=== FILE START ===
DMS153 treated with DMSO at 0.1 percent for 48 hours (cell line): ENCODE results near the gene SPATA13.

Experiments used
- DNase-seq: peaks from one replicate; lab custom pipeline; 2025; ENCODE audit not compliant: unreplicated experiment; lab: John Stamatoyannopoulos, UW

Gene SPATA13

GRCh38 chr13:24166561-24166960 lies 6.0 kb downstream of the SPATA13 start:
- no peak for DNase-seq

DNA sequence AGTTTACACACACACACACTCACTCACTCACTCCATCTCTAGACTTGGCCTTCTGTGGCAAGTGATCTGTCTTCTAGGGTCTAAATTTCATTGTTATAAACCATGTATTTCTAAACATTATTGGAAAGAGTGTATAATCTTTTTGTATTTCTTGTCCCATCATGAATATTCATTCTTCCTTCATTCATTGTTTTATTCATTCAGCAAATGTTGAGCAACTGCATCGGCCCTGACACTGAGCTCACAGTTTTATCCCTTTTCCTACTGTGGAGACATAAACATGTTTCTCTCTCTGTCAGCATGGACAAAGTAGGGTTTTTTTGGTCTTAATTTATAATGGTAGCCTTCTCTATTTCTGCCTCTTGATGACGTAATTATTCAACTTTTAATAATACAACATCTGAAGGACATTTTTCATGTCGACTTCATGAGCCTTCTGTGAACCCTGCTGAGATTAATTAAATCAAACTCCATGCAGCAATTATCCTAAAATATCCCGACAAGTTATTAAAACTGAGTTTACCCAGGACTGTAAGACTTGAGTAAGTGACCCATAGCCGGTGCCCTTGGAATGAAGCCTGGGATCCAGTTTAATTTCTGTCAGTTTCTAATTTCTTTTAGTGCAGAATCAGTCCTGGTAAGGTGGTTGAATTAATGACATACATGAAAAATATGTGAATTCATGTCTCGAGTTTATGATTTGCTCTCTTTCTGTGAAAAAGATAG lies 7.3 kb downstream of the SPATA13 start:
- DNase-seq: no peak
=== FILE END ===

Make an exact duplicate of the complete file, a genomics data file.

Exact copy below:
DMS153 treated with DMSO at 0.1 percent for 48 hours (cell line): ENCODE results near the gene SPATA13.

Experiments used
- DNase-seq: peaks from one replicate; lab custom pipeline; 2025; ENCODE audit not compliant: unreplicated experiment; lab: John Stamatoyannopoulos, UW

Gene SPATA13

GRCh38 chr13:24166561-24166960 lies 6.0 kb downstream of the SPATA13 start:
- no peak for DNase-seq

DNA sequence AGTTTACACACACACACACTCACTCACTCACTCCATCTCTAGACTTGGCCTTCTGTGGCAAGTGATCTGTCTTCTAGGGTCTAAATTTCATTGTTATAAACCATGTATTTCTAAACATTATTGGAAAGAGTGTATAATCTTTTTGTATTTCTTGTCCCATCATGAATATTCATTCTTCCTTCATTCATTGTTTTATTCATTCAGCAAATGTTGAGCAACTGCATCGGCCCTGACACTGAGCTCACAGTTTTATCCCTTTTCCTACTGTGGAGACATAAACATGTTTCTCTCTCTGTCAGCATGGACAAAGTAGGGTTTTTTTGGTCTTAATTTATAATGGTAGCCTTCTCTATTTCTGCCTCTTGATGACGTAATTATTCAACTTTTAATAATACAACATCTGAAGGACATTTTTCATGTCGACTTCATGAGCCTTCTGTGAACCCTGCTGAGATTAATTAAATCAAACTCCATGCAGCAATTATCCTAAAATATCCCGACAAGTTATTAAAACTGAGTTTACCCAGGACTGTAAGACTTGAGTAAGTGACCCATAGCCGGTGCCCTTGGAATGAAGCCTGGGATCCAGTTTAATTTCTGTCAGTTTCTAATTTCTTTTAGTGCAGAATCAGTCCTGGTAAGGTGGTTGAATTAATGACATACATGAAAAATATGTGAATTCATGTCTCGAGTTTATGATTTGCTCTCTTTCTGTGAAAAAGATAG lies 7.3 kb downstream of the SPATA13 start:
- DNase-seq: no peak